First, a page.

Approaches to Parameter Identiﬁcation for
Hybrid Multilinear Time Invariant Systems
Aadithyan Sridharan
1 a
, Gerwald Lichtenberg
1 b
, Antonio Correcher Salvador
2 c
and Carlos Vargas Salgado
3 d
1
Faculty of Life Sciences, University of Applied Sciences, Ulmenliet 20, 21033 Hamburg, Germany
2
Instituto Universitario de Autom
´
atica e Inform
´
atica Industrial (ai2),
Universitat Polit
`
ecnica de Val
`
encia, 46022, Valencia, Spain
3
Department of Electrical Engineering, Universitat Polit
`
ecnica de Val
`
encia, 46022, Valencia, Spain
Keywords:
Multilinear Systems, Parameter Identiﬁcation, Tensor Decomposition, Industrial Building Modelling.
Abstract:
Industrial buildings often have interacting continuous- and discrete-valued signals. Hybrid multilinear time
invariant (MTI) models have been shown to be able to describe this hybrid dynamics appropriately for many
cases. White box modelling methods from ﬁrst principles have been used in this application domain before.
The parameters of these models can be efﬁciently represented by higher order tensors. This paper introduces
as alternatives black and grey box approaches for the parameter identiﬁcation of MTI models from data. The
methods are tested with the help of simulation data produced from a multilinear model of an industrial hall. It
is assumed that all state variables are measured with additative noise and the input and disturbances are exactly
measured, too. Two black box methods obtain either the full parameter tensor or a rank-r decomposition of it.
Numerical examples using the industrial building model show the principle applicability of these approaches
for real data.
1 INTRODUCTION
Systems in many application areas as buildings engi-
neering show discrete-valued as well as continuous-
valued signals, e.g. if a continuous state like a temper-
ature depends on the switching ON/OFF of a binary
input like a gas heater. This example can be sufﬁ-
ciently good described by multilinear time invariant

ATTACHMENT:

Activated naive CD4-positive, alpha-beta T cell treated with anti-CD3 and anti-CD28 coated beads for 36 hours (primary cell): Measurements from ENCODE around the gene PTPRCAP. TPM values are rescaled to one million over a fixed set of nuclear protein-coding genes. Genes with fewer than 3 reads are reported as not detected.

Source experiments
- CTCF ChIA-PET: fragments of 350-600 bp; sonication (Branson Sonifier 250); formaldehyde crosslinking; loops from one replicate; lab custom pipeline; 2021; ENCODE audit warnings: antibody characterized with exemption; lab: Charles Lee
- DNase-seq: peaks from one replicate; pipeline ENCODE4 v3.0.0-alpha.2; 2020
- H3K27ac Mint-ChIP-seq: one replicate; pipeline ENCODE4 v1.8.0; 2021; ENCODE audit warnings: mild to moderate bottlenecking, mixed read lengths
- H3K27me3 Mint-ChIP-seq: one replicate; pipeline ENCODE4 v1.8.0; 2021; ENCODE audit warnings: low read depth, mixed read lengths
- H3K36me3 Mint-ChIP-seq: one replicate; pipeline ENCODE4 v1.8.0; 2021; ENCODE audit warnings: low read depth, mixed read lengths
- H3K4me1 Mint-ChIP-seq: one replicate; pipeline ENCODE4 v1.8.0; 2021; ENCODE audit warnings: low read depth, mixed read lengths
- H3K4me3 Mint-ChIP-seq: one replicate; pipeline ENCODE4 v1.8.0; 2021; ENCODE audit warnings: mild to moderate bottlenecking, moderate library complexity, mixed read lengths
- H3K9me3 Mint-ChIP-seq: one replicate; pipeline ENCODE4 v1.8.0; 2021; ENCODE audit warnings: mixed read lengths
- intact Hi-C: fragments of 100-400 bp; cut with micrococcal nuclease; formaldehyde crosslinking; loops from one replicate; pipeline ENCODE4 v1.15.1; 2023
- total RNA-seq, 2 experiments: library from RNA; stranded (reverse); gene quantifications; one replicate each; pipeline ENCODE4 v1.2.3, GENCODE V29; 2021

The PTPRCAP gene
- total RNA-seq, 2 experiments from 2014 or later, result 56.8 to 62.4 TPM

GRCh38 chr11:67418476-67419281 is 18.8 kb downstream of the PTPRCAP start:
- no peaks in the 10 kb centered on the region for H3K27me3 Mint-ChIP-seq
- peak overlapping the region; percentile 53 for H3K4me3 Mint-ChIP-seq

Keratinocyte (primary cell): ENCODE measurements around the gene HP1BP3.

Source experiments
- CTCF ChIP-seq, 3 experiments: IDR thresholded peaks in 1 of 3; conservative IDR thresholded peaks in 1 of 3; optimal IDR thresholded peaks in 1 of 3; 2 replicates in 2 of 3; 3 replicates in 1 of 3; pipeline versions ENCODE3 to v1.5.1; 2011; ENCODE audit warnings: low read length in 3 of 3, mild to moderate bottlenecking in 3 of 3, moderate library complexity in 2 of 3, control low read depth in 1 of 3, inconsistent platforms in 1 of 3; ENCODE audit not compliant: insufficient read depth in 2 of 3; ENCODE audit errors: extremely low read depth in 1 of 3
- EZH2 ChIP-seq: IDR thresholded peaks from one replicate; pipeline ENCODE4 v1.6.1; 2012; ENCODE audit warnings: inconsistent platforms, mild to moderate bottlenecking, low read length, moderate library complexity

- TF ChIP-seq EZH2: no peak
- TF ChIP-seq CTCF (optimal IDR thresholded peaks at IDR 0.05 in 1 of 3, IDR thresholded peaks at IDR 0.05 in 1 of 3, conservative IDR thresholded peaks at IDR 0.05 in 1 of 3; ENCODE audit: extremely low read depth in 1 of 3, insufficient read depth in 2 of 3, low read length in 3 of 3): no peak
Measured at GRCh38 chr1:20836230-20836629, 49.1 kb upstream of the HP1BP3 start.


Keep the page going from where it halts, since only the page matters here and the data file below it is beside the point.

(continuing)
(MTI) models, as well as many more from other ap-
plication areas, (Lichtenberg, 2011).
There are three traditional approaches in order to
obtain a state space model depending on the avail-
able information about the system. If no sufﬁcient
prior knowledge about the system is available, then
the black box identiﬁcation approach is chosen (Cha-
van and Talange, 2018), (Tayamon, Zambrano, Wi-
gren and Carlsson, 2011), (Royer, Thil, Talbert and
Polit, 2014). On the contrary, in some cases through
ﬁrst principles like laws of physics, sufﬁcient infor-
a
https://orcid.org/0000-0002-1237-3125
b
https://orcid.org/0000-0001-6032-0733
c
https://orcid.org/0000-0002-2443-9857
d
https://orcid.org/0000-0002-9259-8374
mation about the system can be obtained. In these
cases, white box techniques are used. However, if the
information through ﬁrst principles is incomplete, in
the sense that there are unknown parameters in the
system, the grey box identiﬁcation approach is used
(Bacher and Madsen, 2011).
In (Batselier, Ko, Phan, Cichoki and Wong, 2018),
the system identiﬁcation problem of multilinear state
space models has been considered. In this work, the
coefﬁcients of the state space matrices have been es-
timated by representing them as tensor train matrices.
The computational complexity is reduced by repre-
sentation as tensor train matrices. The contribution of
this paper are different methods for parameter identi-
ﬁcation of an MTI state space model. In order to solve
the identiﬁcation problem, both the grey and black
box methods are considered. The grey box problem
involves ﬁnding the unknown physical parameters of
the system. In this case the structure of the model is
known beforehand.
On the other hand, the black box problem involves
no prior knowledge about the system. The identiﬁ-
cation problem is to ﬁnd parameters of a multilinear
state space model, given a set of input state data and
Sridharan, A., Lichtenberg, G., Salvador, A. and Salgado, C.
Approaches to Parameter Identiﬁcation for Hybrid Multilinear Time Invariant Systems.
DOI: 10.5220/0009887502550262
In Proceedings of the 10th International Conference on Simulation and Modeling Methodologies, Technologies and Applications (SIMULTECH 2020), pages 255-262
ISBN: 978-989-758-444-2
Copyright
c
2020 by SCITEPRESS – Science and Technology Publications, Lda. All rights reserved
255